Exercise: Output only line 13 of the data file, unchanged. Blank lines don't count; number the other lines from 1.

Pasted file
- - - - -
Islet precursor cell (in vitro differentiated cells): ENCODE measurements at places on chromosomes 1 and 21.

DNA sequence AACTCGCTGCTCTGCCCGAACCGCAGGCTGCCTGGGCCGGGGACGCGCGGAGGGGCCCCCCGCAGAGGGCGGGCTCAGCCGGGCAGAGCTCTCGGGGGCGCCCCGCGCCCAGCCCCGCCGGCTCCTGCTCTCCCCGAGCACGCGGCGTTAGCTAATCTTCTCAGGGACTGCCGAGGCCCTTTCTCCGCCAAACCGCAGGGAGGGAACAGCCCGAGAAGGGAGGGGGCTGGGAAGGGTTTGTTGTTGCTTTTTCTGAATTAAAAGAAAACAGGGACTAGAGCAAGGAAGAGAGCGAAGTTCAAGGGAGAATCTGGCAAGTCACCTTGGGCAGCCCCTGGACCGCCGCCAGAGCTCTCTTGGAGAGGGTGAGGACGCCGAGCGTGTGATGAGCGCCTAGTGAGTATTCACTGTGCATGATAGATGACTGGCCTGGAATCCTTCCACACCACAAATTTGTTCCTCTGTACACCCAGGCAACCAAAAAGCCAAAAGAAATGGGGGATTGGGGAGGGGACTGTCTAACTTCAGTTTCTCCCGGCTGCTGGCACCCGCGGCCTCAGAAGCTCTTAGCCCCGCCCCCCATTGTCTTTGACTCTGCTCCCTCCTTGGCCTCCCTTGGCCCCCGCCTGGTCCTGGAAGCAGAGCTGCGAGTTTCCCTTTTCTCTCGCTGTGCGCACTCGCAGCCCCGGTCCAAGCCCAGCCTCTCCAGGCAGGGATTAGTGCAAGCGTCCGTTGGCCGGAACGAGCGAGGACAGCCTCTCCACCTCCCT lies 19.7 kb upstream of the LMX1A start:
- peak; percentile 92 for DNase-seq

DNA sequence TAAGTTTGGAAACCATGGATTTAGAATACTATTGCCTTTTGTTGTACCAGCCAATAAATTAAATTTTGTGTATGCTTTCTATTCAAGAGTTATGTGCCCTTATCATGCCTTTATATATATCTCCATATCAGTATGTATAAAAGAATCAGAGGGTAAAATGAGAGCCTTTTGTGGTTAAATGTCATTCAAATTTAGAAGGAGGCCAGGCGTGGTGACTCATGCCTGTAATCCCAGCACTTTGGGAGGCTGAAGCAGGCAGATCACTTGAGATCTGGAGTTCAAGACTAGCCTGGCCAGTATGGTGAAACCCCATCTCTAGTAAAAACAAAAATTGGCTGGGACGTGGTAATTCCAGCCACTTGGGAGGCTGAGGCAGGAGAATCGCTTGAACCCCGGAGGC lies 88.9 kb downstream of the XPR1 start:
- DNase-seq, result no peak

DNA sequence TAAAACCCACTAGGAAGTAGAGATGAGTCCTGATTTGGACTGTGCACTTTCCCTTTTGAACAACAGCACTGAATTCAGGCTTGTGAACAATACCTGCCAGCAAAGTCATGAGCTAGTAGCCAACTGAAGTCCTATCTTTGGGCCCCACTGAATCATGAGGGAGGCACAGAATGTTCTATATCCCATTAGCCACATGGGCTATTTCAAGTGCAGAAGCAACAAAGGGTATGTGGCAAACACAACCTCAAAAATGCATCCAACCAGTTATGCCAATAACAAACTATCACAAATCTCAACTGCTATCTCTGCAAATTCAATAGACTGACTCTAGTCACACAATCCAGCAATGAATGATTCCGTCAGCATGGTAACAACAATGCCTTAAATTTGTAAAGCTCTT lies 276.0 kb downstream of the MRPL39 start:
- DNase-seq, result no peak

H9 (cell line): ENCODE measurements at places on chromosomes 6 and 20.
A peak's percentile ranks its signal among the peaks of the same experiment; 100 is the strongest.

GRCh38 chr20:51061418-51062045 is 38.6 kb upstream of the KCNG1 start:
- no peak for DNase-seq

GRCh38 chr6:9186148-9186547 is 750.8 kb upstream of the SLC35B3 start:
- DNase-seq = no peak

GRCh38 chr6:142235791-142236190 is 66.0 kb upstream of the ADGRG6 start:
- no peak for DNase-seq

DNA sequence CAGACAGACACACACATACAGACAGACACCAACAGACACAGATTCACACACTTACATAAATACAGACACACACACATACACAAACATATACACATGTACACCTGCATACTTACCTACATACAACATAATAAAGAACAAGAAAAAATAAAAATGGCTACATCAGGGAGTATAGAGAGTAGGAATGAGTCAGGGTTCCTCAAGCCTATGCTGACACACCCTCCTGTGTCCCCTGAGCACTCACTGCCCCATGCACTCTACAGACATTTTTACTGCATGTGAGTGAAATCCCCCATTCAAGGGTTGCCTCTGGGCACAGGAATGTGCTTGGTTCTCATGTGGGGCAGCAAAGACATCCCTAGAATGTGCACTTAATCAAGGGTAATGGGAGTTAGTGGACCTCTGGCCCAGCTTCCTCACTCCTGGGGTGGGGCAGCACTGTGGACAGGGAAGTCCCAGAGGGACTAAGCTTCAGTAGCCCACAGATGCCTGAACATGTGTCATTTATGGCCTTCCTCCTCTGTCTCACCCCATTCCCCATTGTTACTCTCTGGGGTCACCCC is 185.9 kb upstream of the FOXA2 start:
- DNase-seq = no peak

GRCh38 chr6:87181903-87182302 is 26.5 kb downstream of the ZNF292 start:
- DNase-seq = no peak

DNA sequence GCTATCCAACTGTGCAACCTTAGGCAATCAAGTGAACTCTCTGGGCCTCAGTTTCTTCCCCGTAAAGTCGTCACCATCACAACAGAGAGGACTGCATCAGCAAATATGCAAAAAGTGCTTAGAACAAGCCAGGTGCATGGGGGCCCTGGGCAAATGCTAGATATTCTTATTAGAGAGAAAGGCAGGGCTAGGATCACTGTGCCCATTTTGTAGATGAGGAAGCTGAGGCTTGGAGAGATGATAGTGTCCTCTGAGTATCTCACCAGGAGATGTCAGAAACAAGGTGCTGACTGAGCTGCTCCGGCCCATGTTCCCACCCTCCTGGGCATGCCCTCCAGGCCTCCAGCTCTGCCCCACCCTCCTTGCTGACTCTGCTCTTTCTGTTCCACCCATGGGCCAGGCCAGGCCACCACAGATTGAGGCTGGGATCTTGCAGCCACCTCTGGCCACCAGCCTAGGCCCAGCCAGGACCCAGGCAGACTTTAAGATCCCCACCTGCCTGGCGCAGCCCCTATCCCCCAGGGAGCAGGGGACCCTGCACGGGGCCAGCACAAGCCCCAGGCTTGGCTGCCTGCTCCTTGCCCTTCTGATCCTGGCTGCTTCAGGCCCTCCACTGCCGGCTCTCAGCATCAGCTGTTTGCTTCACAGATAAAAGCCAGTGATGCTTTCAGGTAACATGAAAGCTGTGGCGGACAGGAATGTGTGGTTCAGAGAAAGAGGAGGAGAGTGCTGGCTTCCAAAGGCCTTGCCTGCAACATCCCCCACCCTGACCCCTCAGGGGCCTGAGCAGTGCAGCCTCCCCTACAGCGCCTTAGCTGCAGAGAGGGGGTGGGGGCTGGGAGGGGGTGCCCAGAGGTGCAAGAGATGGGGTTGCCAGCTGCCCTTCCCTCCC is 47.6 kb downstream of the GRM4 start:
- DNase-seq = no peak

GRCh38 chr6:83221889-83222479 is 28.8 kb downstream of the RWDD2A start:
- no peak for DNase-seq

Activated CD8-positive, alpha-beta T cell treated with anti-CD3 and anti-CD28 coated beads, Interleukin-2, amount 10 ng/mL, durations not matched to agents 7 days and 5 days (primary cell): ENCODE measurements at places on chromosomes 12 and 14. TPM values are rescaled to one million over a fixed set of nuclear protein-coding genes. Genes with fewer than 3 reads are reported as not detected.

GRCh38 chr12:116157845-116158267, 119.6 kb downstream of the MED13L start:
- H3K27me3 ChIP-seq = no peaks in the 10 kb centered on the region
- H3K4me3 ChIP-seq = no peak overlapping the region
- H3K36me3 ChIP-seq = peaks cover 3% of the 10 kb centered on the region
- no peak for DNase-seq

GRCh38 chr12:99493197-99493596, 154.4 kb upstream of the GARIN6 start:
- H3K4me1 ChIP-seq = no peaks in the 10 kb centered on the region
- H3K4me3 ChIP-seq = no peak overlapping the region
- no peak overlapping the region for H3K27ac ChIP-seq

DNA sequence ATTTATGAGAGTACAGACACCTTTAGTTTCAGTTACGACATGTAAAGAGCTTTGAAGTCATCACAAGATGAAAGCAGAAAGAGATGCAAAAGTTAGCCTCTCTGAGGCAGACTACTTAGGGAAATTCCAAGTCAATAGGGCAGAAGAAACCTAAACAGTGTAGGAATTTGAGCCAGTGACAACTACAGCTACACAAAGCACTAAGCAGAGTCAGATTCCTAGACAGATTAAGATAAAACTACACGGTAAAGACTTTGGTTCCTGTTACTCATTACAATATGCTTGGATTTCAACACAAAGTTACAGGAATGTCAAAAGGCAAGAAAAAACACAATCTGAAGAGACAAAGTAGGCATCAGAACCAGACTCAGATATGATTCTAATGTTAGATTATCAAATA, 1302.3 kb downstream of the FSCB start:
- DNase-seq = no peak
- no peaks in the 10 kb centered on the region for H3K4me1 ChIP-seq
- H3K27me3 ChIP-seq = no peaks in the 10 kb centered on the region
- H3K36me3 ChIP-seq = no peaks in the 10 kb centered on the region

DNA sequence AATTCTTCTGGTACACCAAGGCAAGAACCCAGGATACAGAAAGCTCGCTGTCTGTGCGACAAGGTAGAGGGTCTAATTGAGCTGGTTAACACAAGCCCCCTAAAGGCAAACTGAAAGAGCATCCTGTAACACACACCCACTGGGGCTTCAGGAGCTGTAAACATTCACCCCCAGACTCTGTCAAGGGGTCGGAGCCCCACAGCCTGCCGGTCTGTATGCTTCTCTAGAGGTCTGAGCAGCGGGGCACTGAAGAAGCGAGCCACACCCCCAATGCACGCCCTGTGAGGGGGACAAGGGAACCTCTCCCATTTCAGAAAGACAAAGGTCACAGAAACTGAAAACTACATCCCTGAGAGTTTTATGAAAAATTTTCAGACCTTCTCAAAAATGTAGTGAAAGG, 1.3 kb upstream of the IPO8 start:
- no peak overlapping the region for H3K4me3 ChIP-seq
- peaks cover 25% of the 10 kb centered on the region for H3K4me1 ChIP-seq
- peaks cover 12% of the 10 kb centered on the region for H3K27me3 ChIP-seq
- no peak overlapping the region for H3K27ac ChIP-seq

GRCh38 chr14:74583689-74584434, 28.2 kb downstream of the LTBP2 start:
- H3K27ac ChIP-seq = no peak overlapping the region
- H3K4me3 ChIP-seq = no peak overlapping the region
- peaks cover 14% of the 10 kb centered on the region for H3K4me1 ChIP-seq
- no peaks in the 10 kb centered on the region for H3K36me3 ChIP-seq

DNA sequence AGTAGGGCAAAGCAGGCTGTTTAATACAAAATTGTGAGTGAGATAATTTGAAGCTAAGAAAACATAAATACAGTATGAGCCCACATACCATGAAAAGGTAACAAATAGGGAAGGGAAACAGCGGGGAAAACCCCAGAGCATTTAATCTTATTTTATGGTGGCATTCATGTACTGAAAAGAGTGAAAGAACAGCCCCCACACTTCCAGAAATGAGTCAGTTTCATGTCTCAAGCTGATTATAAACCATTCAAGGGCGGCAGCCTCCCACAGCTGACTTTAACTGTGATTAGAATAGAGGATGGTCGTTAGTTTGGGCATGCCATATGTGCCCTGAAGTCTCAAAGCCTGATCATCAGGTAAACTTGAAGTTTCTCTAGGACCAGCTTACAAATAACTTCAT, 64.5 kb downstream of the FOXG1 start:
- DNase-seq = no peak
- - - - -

- DNase-seq = no peak